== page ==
Introducing technology education: Using teachers' questions to determine what may be important for professional development

Year: 1998

Author: Stein, Sarah J, McRobbie, Campbell, Ginns, Ian

Type of paper: Abstract refereed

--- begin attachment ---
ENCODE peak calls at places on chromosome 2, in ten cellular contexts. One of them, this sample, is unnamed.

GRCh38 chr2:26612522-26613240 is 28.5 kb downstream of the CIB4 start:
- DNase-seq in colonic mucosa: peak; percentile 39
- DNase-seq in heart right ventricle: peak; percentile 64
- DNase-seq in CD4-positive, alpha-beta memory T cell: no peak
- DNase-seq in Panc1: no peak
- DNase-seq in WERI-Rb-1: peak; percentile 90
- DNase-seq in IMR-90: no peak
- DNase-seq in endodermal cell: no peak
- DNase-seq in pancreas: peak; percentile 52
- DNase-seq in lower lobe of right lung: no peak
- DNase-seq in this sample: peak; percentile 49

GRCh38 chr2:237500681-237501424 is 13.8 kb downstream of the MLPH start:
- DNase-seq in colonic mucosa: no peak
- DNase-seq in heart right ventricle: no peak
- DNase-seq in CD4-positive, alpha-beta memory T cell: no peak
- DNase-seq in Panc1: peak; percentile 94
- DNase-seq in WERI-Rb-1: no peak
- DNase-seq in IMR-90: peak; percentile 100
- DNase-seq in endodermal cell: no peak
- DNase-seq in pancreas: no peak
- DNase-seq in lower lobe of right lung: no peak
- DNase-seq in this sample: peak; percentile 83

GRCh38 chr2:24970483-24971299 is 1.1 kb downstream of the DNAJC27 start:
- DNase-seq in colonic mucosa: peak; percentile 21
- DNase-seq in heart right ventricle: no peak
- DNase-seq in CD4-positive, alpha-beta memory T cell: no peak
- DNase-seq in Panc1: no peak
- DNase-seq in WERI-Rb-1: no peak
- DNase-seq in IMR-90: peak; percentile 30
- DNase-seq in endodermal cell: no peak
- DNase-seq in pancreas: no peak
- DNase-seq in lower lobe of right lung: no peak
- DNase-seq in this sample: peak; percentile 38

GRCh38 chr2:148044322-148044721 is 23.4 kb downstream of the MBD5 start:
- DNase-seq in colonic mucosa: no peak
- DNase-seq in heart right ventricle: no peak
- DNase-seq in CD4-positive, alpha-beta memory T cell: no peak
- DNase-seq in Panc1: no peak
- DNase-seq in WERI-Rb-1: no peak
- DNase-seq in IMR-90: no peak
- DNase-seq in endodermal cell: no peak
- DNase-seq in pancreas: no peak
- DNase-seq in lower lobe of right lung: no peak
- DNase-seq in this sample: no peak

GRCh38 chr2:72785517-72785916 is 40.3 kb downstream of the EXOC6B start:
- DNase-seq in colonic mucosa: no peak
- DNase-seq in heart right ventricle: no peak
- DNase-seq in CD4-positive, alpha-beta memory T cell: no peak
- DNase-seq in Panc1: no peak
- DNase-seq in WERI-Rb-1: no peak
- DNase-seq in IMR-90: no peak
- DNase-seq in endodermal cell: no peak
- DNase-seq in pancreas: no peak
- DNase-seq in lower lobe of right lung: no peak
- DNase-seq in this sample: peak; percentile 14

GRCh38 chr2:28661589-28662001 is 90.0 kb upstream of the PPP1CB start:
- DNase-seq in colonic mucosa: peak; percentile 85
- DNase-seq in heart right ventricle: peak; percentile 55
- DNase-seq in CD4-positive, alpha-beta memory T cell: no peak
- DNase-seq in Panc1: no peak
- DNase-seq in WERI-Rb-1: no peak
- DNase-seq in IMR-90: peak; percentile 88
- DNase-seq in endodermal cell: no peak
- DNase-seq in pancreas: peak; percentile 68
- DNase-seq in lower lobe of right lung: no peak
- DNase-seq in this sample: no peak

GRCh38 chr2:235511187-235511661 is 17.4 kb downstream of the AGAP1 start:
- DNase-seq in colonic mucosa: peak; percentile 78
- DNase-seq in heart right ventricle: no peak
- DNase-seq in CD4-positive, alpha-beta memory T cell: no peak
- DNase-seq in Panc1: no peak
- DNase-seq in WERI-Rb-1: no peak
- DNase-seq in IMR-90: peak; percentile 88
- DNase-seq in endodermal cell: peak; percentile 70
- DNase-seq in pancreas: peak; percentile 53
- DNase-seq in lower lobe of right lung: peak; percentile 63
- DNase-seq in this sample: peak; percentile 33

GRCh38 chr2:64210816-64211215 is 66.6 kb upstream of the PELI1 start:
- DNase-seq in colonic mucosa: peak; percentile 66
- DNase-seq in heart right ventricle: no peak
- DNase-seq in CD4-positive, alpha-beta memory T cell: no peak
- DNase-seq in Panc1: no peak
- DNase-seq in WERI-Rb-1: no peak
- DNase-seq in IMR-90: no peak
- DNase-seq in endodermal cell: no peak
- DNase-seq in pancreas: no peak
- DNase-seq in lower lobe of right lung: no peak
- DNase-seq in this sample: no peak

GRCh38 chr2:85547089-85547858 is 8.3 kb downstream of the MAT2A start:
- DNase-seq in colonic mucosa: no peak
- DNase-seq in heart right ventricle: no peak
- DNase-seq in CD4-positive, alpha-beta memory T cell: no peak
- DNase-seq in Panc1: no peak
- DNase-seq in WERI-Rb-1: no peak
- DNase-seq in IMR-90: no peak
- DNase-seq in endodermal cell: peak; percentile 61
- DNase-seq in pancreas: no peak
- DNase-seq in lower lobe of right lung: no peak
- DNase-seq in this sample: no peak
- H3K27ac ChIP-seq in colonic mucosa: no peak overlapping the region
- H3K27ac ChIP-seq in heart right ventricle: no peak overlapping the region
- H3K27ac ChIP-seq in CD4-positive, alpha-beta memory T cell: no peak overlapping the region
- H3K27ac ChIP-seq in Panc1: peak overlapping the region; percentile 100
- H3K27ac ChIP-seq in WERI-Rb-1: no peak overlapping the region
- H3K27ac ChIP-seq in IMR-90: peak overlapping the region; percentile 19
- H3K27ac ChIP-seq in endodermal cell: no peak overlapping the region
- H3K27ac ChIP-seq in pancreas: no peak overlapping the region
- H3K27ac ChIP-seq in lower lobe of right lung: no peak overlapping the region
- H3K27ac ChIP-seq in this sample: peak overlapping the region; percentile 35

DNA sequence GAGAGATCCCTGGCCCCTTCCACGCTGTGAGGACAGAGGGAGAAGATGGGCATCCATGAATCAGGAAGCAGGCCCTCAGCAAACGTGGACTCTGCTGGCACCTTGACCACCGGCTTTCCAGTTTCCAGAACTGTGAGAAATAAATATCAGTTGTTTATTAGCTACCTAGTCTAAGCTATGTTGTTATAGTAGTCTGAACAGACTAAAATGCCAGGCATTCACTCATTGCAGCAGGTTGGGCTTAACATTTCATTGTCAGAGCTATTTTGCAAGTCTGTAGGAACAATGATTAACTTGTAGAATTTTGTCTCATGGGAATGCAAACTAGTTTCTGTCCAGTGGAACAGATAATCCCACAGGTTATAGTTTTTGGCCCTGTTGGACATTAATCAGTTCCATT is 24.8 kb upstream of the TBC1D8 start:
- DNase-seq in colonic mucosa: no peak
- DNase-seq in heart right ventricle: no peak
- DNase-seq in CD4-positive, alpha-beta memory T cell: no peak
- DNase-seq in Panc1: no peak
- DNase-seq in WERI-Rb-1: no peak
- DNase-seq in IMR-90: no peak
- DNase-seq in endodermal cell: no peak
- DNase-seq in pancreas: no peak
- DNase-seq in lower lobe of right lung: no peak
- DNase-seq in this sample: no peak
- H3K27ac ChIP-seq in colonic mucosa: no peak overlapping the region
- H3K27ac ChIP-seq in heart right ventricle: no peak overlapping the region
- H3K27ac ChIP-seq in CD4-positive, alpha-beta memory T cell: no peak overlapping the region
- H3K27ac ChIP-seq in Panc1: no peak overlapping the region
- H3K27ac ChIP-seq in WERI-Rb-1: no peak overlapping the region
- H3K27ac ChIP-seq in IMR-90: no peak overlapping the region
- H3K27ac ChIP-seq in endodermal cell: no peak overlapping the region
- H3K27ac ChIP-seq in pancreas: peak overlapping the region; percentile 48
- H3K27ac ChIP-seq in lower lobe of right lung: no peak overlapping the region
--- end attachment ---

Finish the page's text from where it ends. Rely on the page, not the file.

The introduction of technology education in the primary school sector can be a topical one as teachers and school systems wrestle with understanding its practical and theoretical implications for learning and teaching. This presentation will explore the emerging issues and concerns identified by a small group of Queensland teachers implementing technology ideas using the national document, A Statement on Technology for Australian Schools (Curriculum Corporation, 1994) and posing their own questions as a result of their existing ideas and practices. From their experiences, these teachers have noticed that they need to spend much time in thinking about underlying philosophical issues concerning technology education, how technology education can fit in with their philosophies of teaching and learning and other subjects they have to teach and into their existing school context. A key discussion point for these teachers is the value of the introduction of a new key learning area into the primary curriculum, a learning area that seems a lot like other learning areas, but is somehow different. By reviewing the teachers' own questions about technology implementation, it is becoming clear that what may be important for professional development in technology education is related to questions the teachers themselves are asking about their own beliefs and practices.